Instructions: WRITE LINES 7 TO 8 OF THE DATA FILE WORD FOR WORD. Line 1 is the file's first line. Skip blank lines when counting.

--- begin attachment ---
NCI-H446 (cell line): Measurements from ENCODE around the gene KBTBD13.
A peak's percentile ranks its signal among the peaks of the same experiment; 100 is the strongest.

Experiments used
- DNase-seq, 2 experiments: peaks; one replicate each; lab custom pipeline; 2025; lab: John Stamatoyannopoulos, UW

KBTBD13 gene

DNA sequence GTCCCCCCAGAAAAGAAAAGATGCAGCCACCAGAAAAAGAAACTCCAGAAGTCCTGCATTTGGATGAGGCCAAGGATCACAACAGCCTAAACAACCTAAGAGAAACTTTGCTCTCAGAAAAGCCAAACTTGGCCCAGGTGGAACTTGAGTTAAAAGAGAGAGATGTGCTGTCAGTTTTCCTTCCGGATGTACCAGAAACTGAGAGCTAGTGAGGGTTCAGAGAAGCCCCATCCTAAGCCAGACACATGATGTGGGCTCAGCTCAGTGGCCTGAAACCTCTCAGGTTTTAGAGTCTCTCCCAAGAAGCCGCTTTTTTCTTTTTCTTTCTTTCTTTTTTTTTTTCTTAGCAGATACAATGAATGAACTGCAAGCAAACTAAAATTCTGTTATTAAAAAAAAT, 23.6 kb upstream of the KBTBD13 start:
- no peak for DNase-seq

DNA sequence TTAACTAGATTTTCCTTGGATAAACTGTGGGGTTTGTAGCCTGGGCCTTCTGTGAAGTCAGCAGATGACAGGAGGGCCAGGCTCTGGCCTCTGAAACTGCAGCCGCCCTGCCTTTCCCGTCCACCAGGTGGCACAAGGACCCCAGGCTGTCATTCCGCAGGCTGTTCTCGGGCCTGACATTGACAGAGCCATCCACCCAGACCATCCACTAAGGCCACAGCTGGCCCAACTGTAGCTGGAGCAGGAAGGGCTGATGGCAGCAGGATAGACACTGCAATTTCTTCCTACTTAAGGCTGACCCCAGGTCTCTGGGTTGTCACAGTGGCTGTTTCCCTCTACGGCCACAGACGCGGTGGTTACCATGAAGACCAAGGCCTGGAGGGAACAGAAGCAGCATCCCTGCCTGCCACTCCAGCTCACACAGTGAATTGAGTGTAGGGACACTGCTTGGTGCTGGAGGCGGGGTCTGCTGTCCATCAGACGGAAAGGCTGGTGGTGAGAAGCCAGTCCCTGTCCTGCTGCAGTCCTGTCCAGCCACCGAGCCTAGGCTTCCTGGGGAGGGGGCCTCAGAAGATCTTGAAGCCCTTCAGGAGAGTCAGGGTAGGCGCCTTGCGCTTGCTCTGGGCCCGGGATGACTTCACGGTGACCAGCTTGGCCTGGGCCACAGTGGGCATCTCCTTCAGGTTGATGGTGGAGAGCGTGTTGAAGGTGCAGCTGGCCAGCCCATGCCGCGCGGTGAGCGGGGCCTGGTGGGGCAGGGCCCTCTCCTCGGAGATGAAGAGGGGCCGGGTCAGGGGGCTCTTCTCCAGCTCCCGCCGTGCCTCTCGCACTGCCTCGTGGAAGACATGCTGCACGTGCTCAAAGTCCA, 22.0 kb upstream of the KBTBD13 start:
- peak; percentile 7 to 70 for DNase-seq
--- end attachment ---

- no peak for DNase-seq

DNA sequence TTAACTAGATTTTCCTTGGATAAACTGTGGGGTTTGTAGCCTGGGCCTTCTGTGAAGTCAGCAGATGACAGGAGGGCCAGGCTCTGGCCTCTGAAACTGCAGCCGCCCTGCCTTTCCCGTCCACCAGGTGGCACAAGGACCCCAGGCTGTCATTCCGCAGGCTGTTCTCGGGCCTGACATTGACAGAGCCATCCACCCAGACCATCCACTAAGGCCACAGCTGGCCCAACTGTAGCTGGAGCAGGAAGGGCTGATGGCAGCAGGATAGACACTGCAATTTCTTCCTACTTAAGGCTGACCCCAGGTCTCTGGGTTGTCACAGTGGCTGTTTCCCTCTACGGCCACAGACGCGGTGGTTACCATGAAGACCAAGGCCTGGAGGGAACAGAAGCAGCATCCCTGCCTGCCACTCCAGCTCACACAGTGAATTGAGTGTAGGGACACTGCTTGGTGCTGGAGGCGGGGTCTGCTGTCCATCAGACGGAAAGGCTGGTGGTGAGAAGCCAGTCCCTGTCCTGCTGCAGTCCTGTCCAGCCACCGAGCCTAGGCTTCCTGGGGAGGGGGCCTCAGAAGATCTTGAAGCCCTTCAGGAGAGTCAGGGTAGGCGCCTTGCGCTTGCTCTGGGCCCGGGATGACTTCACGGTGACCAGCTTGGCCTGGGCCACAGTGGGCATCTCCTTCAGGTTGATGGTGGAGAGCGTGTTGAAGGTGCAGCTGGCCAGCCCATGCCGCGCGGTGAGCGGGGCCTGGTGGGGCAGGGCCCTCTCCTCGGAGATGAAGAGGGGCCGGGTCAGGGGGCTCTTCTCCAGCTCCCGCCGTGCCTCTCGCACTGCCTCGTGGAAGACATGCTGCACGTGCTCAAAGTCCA, 22.0 kb upstream of the KBTBD13 start: